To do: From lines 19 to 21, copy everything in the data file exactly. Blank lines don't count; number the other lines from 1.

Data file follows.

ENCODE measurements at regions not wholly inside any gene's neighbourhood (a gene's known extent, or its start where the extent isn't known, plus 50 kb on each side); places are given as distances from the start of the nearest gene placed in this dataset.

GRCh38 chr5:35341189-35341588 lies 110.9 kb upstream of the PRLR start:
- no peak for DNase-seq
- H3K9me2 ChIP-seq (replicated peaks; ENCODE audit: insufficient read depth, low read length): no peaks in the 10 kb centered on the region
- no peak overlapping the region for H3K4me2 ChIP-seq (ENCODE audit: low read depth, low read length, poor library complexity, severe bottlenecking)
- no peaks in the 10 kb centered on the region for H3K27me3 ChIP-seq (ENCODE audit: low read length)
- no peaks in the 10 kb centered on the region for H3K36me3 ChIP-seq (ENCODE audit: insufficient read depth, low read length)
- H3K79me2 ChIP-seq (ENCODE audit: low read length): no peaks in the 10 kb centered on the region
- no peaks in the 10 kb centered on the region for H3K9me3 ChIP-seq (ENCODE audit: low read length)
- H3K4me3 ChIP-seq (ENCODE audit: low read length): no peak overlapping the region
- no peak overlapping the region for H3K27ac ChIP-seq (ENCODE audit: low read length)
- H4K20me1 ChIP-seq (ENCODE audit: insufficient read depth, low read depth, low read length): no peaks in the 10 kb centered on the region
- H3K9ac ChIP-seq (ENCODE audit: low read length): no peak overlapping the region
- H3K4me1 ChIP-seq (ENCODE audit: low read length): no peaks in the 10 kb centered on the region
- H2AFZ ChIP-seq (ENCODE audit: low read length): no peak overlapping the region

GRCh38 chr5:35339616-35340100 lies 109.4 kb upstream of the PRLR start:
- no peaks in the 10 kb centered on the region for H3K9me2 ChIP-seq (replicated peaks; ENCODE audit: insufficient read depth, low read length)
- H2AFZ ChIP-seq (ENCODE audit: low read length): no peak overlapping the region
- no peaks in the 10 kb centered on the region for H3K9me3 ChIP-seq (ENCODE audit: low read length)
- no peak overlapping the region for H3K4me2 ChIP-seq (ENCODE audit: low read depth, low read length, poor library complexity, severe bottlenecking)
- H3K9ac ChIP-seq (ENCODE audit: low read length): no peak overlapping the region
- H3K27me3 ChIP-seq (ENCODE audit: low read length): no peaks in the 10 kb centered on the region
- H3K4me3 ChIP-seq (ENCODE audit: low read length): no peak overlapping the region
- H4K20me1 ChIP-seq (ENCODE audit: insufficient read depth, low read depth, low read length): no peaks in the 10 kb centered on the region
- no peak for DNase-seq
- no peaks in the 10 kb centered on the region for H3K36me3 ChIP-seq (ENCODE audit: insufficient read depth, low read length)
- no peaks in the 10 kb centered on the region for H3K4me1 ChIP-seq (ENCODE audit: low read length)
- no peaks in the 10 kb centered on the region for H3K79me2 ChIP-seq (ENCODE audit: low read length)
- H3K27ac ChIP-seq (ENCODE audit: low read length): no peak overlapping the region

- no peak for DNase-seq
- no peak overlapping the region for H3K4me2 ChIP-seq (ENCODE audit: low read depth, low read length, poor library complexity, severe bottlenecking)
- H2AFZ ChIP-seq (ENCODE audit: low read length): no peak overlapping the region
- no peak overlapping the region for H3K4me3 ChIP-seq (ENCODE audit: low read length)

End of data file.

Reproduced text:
- no peaks in the 10 kb centered on the region for H3K9me3 ChIP-seq (ENCODE audit: low read length)
- no peak overlapping the region for H3K4me2 ChIP-seq (ENCODE audit: low read depth, low read length, poor library complexity, severe bottlenecking)
- H3K9ac ChIP-seq (ENCODE audit: low read length): no peak overlapping the region